The human brain causes all of the world's problems. Bryan Johnson wants to "decode" it

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28 April 2022

The man who can "read minds" - Bryan Johnson, Founder and CEO of Kernel - was one of the biggest highlights of Reflect Festival. 

Johnson's company is building groundbreaking next-generation, non-invasive brain-machine interfaces. This technology can do what has never been adequately done before: measure brain activity in real time using a wearable helmet. If Kernel can indeed make brain measurement mainstream, this can revolutionize how we approach multiple issues, including mental health. 

The Reflect team traveled to Kernel's headquarters in Los Angeles to conduct an exclusive interview, discussing the capabilities of brain-computer interfaces a the possibilities that would come. 

The brain behind it all

Climate change, social unrest, extremism, automation, inflation, hunger… Some of the biggest problems humanity faces today, and one thing to connect them all - the human brain. Johnson wondered that if it's us making the decisions, what could be done? That's when he recognized the opportunities that would open up if only we could measure and understand our minds. "I came upon the idea that if we could build an interface that was actually scalable to measure the brain, then it would be possible we'd enter an era of data enlightenment. That we might be able to understand ourselves and each other with more granularity which might help us make better decisions individually and collectively," he explained. 

It's crucial to understand that Kernel is not about controlling something with your mind. Most people would imagine a brain interface that can move a cursor or change a channel, but instead, it's fundamentally about measurement and subsequent "economy of insights" based upon it.

The next level of mental health

Bryan often talks about his own experiences with mental health struggles and criticizes how medicine addresses the treatment. "It's helpful to put this in context of the level of insanity of the way we address mental health today," he says, inviting people to imagine visiting a cardiologist, telling the doctor how they feel, and taking home a bottle of statins without any tests.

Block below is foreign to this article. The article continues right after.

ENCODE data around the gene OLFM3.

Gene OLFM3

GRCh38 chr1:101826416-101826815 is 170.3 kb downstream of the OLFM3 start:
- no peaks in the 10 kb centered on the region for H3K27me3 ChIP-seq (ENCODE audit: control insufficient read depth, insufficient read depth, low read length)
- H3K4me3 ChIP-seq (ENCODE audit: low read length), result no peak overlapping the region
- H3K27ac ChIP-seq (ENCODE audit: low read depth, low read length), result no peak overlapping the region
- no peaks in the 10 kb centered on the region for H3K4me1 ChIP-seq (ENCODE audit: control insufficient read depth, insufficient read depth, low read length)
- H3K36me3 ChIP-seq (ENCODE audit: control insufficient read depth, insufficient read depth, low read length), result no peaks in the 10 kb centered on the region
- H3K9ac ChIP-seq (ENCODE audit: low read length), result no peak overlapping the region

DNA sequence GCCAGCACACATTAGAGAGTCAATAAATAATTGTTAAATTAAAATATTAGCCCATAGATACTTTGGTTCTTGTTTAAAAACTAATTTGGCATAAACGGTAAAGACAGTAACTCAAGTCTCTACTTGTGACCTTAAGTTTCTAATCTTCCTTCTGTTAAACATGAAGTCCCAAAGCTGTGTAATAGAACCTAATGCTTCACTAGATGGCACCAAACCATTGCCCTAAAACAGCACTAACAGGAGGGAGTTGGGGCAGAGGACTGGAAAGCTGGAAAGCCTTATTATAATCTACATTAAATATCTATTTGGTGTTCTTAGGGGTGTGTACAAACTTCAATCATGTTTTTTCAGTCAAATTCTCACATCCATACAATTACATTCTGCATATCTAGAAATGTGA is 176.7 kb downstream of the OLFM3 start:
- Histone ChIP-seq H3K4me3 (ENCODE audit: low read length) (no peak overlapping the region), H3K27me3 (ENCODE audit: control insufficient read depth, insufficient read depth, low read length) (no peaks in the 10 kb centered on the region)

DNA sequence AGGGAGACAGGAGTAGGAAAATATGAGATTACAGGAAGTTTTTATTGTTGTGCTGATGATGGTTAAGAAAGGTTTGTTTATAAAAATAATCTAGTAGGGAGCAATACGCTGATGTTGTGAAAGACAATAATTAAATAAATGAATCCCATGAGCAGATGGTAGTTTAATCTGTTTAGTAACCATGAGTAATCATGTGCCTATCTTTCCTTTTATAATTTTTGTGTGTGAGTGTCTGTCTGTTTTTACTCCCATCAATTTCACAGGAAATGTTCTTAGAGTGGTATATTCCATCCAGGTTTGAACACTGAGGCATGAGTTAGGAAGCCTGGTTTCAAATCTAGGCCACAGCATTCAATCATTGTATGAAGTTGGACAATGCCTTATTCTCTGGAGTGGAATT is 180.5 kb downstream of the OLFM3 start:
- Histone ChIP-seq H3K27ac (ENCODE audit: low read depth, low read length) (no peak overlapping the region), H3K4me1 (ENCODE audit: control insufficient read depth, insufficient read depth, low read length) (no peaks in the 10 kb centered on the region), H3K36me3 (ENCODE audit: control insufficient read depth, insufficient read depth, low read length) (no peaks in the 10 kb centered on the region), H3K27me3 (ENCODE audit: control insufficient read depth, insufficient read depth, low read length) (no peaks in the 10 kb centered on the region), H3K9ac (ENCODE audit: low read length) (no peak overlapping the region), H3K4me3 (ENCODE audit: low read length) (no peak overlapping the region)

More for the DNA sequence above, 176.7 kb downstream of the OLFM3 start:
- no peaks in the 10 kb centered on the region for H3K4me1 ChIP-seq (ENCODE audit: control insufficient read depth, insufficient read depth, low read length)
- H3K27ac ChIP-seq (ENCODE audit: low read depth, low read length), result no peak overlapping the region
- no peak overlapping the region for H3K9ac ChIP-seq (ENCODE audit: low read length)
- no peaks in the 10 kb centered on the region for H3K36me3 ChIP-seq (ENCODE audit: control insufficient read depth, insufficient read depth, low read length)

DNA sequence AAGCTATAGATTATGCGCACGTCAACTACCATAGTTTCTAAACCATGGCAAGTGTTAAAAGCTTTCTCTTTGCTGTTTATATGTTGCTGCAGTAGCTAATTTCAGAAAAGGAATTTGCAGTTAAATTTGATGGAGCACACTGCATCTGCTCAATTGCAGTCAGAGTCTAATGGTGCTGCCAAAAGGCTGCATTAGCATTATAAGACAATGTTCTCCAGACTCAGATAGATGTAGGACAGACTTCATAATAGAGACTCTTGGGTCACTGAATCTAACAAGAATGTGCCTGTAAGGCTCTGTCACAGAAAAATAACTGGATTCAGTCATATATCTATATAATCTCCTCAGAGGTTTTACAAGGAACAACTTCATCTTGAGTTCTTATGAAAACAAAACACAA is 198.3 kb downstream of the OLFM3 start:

"We would consider that insane, but that's what we do with our brains today. We sit in a chair, we try to assess how we feel, then we're given a bottle of something, and we take it. And if we could baseline this in measurement, we might be able to bring some sanity to the way in which we address we even diagnose and address mental health and wellness.

A precise understanding of our minds combined with scientific validity could also unlock the full potential of psychedelics. There are few fields as exciting in the past few years, and as Bryan points out, neuroscience can finally "come out of the lab and have real-life benefits to what we encounter on a daily basis."

Audaciously looking ahead

Fear - particularly fear of AI - stops us from imagining an extraordinary future. "If we look out at the horizon and we say what the most audacious thing we can imagine is, it would be evolving ourselves past our current form into something else that is unrecognizable, that has not been identified. We don't talk about it; we haven't oriented ourselves towards that," Bryan believes. He wishes that society wouldn't focus primarily on solving problems that pose imminent threats but on having aspirations that no generations before could dream of. 

"We have an opportunity that no generation of intelligent life has ever had where we can aspire to a future of existence that exceeds our imagination by orders of magnitude that we just can't comprehend," Bryan reiterates. "It would just be a tragedy if we didn't recognize the specialness of our opportunity for each of us to do what we can on this."

Watch the entire interview with Bryan here:

​​Bryan Johnson is the founder and CEO of Kernel, a builder of two next-generation, non-invasive brain-machine interfaces. Johnson was the founder/CEO of Braintree Venmo, which PayPal acquired for $800M in 2013; and of OS Fund, where he invested $100M in the predictable engineering of atoms, molecules, and organisms. He is an outdoor adventure enthusiast, pilot, and author of children's books, Code 7 and The Proto Project.

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